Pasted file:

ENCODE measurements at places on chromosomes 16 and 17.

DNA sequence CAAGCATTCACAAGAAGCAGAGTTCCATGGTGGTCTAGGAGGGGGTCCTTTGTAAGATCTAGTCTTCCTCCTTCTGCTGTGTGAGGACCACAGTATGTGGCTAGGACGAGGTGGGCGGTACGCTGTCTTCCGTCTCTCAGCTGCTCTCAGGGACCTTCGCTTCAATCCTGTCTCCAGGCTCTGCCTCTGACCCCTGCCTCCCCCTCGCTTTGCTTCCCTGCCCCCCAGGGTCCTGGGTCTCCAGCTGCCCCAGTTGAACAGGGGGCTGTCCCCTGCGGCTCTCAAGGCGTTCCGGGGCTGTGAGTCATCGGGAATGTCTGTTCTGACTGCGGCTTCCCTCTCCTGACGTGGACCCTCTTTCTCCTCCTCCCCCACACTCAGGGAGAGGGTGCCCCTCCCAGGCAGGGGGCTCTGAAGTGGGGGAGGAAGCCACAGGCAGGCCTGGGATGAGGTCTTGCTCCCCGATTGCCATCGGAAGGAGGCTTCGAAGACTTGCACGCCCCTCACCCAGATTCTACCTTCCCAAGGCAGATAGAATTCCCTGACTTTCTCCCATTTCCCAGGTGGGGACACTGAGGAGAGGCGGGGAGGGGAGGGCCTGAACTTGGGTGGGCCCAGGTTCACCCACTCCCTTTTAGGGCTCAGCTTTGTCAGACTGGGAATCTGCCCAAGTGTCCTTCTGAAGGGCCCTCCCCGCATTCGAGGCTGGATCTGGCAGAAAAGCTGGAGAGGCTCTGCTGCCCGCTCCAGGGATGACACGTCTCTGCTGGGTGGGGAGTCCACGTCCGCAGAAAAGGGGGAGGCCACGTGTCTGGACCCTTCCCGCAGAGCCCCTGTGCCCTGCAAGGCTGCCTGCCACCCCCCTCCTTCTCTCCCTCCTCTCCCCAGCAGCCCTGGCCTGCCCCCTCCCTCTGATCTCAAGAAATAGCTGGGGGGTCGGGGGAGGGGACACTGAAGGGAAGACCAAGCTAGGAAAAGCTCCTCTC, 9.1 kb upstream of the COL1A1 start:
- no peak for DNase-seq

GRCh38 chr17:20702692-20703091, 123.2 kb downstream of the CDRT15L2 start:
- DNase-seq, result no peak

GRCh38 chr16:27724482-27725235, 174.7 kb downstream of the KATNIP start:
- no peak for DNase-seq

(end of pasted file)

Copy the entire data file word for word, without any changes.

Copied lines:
ENCODE measurements at places on chromosomes 16 and 17.

DNA sequence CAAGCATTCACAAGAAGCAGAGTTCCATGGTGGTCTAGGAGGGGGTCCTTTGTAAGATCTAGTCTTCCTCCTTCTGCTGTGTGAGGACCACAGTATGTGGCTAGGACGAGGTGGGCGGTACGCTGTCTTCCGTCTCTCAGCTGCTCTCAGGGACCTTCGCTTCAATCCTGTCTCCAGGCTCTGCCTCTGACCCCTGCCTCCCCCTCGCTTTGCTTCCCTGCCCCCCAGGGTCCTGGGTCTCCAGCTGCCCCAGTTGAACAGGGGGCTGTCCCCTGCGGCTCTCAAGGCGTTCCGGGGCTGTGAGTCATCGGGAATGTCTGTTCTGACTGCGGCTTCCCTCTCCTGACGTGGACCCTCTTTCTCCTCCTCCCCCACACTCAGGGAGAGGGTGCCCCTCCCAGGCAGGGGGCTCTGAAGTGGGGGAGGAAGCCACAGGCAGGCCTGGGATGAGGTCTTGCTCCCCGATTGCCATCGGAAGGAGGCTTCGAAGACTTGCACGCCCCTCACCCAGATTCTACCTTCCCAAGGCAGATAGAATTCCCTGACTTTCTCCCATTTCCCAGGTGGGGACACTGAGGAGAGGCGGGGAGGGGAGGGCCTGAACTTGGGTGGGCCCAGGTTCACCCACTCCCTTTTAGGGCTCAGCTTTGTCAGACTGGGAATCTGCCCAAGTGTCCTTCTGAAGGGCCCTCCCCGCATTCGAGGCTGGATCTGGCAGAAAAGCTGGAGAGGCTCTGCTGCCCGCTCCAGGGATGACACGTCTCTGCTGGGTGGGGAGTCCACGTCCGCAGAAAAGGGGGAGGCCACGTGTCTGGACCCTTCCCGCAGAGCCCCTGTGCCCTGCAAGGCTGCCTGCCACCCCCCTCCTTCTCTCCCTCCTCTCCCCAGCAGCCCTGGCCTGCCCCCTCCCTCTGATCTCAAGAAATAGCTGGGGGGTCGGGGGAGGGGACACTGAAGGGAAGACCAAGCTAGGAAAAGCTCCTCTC, 9.1 kb upstream of the COL1A1 start:
- no peak for DNase-seq

GRCh38 chr17:20702692-20703091, 123.2 kb downstream of the CDRT15L2 start:
- DNase-seq, result no peak

GRCh38 chr16:27724482-27725235, 174.7 kb downstream of the KATNIP start:
- no peak for DNase-seq